Overruling scientists, Florida commission authorizes fishing of the vulnerable goliath grouper | Science

For the first time in 3 decades, Florida is planning to allow recreational fishing of one of the world’s largest and most embattled gamefish. But many fisheries researchers object to the plan, arguing that state officials have offered no scientific basis for allowing anglers to legally kill the Atlantic goliath grouper, which has seen its populations battered by decades of overfishing and habitat destruction.

“This decision is being made pretty arbitrarily without an understanding of how this species is doing,” says biologist Chris Malinowski, a member of a grouper specialist committee at the International Union for Conservation of Nature, which has classified the Atlantic goliath grouper as a vulnerable species. “There’s a huge uncertainty around the population status and recovery of this species. … There’s a large chance that this will impact the overall recovery status in all of Florida.”

The Atlantic goliath grouper (Epinephelus itajara) has long been a favorite of trophy anglers, seafood lovers, and scuba divers. The speckled fish, which lives in shallow warm waters on both sides of the central Atlantic Ocean, can reach up to 2 meters long and 450 kilograms. It is the largest member of the grouper family and can live up to 37 years.

In 1990, dramatic population declines prompted Florida to ban commercial and recreational fishing for the grouper in state waters, which extend 4.8 kilometers offshore in the Atlantic Ocean and 14.4 kilometers into the Gulf of Mexico. Catches are also barred in federal waters, which extend 322 kilometers offshore.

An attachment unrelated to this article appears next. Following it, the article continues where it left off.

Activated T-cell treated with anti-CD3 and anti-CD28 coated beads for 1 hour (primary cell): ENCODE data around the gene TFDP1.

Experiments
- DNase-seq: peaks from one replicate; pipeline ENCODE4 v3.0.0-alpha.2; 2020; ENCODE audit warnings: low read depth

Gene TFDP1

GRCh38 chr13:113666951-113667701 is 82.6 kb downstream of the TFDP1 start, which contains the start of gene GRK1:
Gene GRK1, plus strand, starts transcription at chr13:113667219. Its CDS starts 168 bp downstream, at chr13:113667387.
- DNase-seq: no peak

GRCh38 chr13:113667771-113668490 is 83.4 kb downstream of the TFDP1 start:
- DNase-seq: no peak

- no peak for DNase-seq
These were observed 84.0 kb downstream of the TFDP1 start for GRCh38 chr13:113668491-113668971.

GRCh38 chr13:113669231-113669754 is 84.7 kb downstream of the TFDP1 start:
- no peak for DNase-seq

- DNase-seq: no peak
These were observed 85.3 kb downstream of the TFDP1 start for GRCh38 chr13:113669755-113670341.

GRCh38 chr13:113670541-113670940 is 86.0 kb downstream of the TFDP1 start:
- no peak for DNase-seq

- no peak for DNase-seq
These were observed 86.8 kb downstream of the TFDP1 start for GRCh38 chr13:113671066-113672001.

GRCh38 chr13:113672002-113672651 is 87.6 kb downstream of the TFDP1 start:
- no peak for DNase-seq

Last week, however, Florida’s Fish and Wildlife Conservation Commission recommended that, beginning in 2023, anglers be allowed to catch and kill up to 200 juvenile groupers annually in most of the state’s waters. In May, more than 90 fisheries scientists in the United States and other countries had endorsed a letter urging the commission to keep the fishing ban in place.

The scientists fear legal fishing will set back efforts restore Florida’s grouper population, and they worry the commission will further increase the kill limit later.

“It’s a foot in the door, to get people used to [an] idea that’s wrong: fishing a population that hasn’t recovered from near extinction,” says Chris Koenig, a retired researcher who studied the species for 25 years at the Florida State University Coastal and Marine Laboratory.

A combination of pressures has prevented Florida grouper populations from rebounding, researchers say. The Sunshine State has regularly experienced massive red tides, which produce a toxin deadly to fish. A cold snap in 2010 had an especially severe, long-lasting effect on juvenile goliath groupers living in estuaries. And pollution and dredging have destroyed large swaths of Florida’s mangroves, where juveniles spend years maturing before swimming to the open ocean.

Recent population data do not justify any resumption of fishing, scientists say. Citizen science dive surveys found a decrease of more than 50% in adult goliath groupers from 2010 to 2020. During this year’s spawning season, which lasts from August to early October, divers found fewer breeding adults than in 2010. And because the juveniles take up to 6 years to mature, a recent uptick in the juvenile population has not yet boosted overall numbers.

There’s another reason not to kill and eat goliath groupers, Koenig and other scientists say: They contain high levels of methyl mercury, a potent neurotoxin. A 2019 study published in the Marine Pollution Bulletin found the majority of groupers sampled from Florida waters, including juveniles, contained toxin levels that exceeded federal recommendations for consumption.

The scientists’ letter to the commission also rebutted a point made by some Florida residents to the panel it should allow fishing to resume because the goliath grouper is an invasive species that is overconsuming other fish and damaging the ecology of Florida’s coral reefs.

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